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Flex Has Forced Me To Think Differently About My Code

Posted by Brad Wood
Oct 04, 2008 20:40:00 UTC
I have been enjoying my dip into Flex so far. Sometimes you don't notice habits until you have to change them. One rut I've gotten into over the years is the procedural way web-based apps have gotten be thinking about programming.

Flex Step 0.1 Alpha

Posted by Brad Wood
Sep 24, 2008 09:58:00 UTC
Wow, I don't know if I have ever been so happy to get such a simple piece of code working. I have jumped into Flex 3 with basically no knowledge in order to make some charting functionality and I can confirm that I hate learning new stuff. I mean, I love it AFTERWARDS; but that time at the very beginning when you don't have a clue why your code won't work, Google isn't your friend, and you swear you're the first person in the world to have just received that weird error message-- yeah, that is the part that sucks.

ColdFusion's Object Instantiation Penalty: How Bad Is It?

Posted by Brad Wood
Sep 22, 2008 13:58:00 UTC
There has been a lot of talk recently about design patterns aimed at circumventing the overhead ColdFusion imposes upon us when creating CFCs. I'm not sure who coined the term "Object Instantiation Penalty", but the first reference to it I can find in the CF community was over at the Dot Matrix blog. Everyone seems to agree that object creation in ColdFusion leaves something to be desired, but I haven't seen anyone really quantify the price yet. I decided some line charts were in order.

Synthesized Objects

Posted by Brad Wood
Sep 20, 2008 18:12:00 UTC
The other day I was writing a wrapper CFC to consume a web service, and return the results. Several of the web services' method returned arrays of structs and I was in the mood to experiment, so I decided to have my CFC present the data back as an array of components. I knew that there would really never be more than 20 or 30 objects coming back so the cost of object instantiation wouldn't be a big deal. There were 7 different "types" of objects coming back in the various method containing mostly strings and an occasional binary image. I didn't want to do all the typing so I decided to toy with Object Synthesization similar to what Peter Bell has been talking about.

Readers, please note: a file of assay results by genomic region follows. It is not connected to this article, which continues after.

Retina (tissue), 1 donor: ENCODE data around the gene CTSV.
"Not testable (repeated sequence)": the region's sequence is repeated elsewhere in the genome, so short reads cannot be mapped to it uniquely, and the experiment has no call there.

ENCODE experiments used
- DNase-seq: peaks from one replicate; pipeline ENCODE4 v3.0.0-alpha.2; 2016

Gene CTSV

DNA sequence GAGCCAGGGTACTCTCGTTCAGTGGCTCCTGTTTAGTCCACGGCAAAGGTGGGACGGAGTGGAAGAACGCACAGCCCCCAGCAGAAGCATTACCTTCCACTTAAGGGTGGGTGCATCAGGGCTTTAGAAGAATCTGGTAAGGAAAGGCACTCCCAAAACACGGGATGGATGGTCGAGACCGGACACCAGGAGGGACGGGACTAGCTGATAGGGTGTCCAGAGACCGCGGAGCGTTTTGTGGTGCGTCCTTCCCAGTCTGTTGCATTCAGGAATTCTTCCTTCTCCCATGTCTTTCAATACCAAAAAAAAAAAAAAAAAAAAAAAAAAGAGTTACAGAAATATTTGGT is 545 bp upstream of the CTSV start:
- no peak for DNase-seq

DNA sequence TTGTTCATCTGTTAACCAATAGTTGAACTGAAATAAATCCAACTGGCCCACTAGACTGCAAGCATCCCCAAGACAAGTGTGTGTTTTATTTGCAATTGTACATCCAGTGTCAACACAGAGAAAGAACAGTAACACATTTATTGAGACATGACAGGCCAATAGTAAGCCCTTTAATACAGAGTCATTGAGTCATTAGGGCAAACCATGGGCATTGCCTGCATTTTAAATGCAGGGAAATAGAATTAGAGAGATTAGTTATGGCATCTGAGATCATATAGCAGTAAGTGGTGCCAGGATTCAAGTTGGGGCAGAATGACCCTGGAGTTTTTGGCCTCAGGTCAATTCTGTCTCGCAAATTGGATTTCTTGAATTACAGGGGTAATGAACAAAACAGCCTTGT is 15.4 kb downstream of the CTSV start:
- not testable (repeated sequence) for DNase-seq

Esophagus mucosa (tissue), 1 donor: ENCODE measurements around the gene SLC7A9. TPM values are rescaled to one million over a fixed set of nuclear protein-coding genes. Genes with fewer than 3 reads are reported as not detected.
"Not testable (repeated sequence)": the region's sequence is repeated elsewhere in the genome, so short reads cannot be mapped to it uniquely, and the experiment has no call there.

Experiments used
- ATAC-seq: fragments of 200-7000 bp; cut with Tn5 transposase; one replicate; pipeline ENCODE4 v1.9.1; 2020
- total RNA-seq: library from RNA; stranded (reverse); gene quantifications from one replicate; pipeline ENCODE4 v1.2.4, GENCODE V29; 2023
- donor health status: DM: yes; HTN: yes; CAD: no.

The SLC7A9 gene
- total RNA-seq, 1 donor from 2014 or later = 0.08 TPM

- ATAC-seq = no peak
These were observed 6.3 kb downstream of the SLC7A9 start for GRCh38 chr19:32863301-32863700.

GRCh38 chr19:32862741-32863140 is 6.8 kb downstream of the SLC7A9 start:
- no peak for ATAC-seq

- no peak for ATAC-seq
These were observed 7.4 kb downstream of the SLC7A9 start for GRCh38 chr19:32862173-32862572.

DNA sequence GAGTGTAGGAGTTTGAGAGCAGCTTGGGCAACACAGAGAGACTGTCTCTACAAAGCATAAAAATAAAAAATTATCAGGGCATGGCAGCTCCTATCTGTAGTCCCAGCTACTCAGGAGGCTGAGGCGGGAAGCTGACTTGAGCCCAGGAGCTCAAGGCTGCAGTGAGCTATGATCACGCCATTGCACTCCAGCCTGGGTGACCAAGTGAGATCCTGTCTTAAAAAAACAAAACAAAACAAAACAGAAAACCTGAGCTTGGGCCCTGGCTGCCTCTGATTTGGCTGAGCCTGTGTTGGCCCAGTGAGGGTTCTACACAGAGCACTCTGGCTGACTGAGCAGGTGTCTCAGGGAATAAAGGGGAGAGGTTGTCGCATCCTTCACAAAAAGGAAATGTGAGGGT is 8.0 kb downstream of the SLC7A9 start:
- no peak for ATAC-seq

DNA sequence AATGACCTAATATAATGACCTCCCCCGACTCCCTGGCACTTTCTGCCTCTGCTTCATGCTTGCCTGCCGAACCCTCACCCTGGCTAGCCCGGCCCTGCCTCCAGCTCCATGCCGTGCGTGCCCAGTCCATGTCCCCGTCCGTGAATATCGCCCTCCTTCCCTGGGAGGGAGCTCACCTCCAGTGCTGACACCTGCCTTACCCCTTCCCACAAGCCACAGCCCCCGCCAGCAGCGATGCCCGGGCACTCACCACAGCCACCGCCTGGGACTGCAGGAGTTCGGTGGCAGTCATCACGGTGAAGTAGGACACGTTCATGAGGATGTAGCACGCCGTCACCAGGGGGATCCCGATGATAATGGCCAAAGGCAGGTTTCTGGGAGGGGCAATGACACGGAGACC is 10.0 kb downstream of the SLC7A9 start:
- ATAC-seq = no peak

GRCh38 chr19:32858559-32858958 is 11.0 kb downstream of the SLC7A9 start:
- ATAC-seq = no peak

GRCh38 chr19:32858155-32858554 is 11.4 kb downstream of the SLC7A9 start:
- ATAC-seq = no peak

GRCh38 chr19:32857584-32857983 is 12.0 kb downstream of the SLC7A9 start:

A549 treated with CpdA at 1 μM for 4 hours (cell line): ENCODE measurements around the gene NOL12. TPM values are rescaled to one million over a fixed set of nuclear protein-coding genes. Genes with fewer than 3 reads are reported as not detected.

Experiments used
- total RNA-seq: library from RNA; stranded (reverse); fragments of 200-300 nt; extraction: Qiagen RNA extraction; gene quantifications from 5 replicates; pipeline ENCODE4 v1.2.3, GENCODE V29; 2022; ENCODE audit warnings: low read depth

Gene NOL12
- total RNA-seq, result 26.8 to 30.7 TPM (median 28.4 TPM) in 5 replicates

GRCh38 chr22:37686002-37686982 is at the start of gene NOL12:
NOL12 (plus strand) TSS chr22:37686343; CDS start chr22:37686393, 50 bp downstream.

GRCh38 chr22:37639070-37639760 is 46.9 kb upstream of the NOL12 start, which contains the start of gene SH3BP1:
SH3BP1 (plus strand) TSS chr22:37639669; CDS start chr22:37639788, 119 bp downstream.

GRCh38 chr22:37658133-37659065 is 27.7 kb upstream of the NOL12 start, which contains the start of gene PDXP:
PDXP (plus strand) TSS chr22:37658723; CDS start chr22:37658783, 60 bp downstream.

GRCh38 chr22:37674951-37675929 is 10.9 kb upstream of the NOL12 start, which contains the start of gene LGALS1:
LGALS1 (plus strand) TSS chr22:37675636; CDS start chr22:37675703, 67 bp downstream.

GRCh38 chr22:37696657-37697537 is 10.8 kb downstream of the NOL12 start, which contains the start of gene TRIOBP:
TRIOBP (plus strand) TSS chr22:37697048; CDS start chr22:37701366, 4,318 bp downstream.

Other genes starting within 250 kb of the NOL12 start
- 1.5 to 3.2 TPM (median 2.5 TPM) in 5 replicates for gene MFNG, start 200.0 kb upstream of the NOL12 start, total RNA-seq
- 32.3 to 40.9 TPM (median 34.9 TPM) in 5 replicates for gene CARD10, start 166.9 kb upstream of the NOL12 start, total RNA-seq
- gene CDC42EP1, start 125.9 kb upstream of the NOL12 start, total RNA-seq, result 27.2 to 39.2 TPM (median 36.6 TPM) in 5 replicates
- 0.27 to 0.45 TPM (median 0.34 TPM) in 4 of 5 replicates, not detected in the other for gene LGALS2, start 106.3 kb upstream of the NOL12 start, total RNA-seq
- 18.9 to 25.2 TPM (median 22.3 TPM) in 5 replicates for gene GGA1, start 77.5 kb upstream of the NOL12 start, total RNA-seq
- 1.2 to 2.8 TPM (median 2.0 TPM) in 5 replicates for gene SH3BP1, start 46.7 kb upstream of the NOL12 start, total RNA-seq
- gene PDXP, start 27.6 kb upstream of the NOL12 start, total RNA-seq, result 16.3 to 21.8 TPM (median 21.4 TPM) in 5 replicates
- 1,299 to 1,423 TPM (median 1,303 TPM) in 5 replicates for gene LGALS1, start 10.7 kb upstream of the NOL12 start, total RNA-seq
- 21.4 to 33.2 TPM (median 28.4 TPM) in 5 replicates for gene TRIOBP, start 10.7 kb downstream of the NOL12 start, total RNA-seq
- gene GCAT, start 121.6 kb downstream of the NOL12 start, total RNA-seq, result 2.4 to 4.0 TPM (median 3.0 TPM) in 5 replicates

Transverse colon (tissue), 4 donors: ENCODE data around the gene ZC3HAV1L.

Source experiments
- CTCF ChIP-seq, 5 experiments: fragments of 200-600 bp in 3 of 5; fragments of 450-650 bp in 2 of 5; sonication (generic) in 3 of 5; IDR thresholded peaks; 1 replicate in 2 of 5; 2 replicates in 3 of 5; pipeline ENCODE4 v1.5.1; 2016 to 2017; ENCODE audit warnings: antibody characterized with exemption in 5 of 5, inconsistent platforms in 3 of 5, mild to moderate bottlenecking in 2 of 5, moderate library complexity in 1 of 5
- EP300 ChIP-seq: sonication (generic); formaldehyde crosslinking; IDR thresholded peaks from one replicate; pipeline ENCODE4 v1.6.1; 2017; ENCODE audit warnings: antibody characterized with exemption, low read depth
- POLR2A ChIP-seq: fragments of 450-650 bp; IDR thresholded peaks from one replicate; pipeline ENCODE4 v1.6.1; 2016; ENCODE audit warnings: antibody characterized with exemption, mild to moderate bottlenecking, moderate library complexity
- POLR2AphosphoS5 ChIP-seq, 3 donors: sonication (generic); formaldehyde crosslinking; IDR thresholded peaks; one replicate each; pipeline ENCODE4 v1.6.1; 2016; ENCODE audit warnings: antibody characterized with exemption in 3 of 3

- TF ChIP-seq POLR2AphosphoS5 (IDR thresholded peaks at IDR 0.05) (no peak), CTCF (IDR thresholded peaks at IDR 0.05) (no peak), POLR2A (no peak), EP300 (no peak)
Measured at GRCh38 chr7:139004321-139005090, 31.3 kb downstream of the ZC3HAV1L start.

A Look Into ColdFusion's Future: Centaur, Sully?, Link?

Posted by Brad Wood
Sep 17, 2008 22:39:00 UTC
Kristin Schofield released a long-overdue Evangelism Kit PDF on her blog today that is basically marketing information about ColdFusion aimed at the Executive level. I found this timeline from page 6 rather interesting. It shows Centaur being released in 2009, but then it goes on to show what I can only assume to be the next two releases of ColdFusion: "Sully", and "Link" in 2010 and 2011 respectively. (See picture) Most Notably, Link lists a "Pluggable Architecture". Hmmm...

Can you hack your own server?

Posted by Brad Wood
Sep 11, 2008 22:41:00 UTC
I am not just a programmer, but to some extent a sys admin. Because of that responsibility (and the fact I have had servers compromised before) I am always interested in security. I think to stop crackers; you've got to think like them. When was the last time you tried to hack into your own server? If you don't know what your vulnerabilities are, how can you close them?

OO Design Patterns and IBO

Posted by Brad Wood
Sep 10, 2008 23:29:00 UTC